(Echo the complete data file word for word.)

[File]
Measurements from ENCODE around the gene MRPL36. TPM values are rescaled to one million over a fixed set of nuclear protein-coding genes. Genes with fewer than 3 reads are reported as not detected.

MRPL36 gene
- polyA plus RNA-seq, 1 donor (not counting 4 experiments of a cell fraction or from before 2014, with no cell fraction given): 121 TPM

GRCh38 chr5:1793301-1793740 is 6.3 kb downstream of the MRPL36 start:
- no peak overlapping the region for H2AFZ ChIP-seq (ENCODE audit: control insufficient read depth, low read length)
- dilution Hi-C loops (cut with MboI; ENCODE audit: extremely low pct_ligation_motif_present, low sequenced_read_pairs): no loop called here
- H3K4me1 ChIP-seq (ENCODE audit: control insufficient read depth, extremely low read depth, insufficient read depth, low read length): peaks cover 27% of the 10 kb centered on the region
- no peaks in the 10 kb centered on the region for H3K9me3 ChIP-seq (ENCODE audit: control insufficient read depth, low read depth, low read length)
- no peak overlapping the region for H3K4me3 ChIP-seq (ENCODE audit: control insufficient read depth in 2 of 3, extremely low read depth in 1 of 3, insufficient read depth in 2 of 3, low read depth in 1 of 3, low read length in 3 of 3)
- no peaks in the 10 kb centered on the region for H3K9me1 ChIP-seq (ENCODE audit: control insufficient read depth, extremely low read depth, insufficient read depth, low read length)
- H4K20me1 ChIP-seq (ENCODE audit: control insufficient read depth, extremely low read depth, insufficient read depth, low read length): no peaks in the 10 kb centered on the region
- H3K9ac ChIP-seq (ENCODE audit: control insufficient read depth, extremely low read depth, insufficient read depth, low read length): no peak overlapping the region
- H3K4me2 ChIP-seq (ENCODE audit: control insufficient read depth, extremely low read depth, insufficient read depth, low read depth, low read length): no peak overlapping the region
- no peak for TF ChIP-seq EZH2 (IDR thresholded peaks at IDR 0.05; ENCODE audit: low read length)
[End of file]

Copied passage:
Measurements from ENCODE around the gene MRPL36. TPM values are rescaled to one million over a fixed set of nuclear protein-coding genes. Genes with fewer than 3 reads are reported as not detected.

MRPL36 gene
- polyA plus RNA-seq, 1 donor (not counting 4 experiments of a cell fraction or from before 2014, with no cell fraction given): 121 TPM

GRCh38 chr5:1793301-1793740 is 6.3 kb downstream of the MRPL36 start:
- no peak overlapping the region for H2AFZ ChIP-seq (ENCODE audit: control insufficient read depth, low read length)
- dilution Hi-C loops (cut with MboI; ENCODE audit: extremely low pct_ligation_motif_present, low sequenced_read_pairs): no loop called here
- H3K4me1 ChIP-seq (ENCODE audit: control insufficient read depth, extremely low read depth, insufficient read depth, low read length): peaks cover 27% of the 10 kb centered on the region
- no peaks in the 10 kb centered on the region for H3K9me3 ChIP-seq (ENCODE audit: control insufficient read depth, low read depth, low read length)
- no peak overlapping the region for H3K4me3 ChIP-seq (ENCODE audit: control insufficient read depth in 2 of 3, extremely low read depth in 1 of 3, insufficient read depth in 2 of 3, low read depth in 1 of 3, low read length in 3 of 3)
- no peaks in the 10 kb centered on the region for H3K9me1 ChIP-seq (ENCODE audit: control insufficient read depth, extremely low read depth, insufficient read depth, low read length)
- H4K20me1 ChIP-seq (ENCODE audit: control insufficient read depth, extremely low read depth, insufficient read depth, low read length): no peaks in the 10 kb centered on the region
- H3K9ac ChIP-seq (ENCODE audit: control insufficient read depth, extremely low read depth, insufficient read depth, low read length): no peak overlapping the region
- H3K4me2 ChIP-seq (ENCODE audit: control insufficient read depth, extremely low read depth, insufficient read depth, low read depth, low read length): no peak overlapping the region
- no peak for TF ChIP-seq EZH2 (IDR thresholded peaks at IDR 0.05; ENCODE audit: low read length)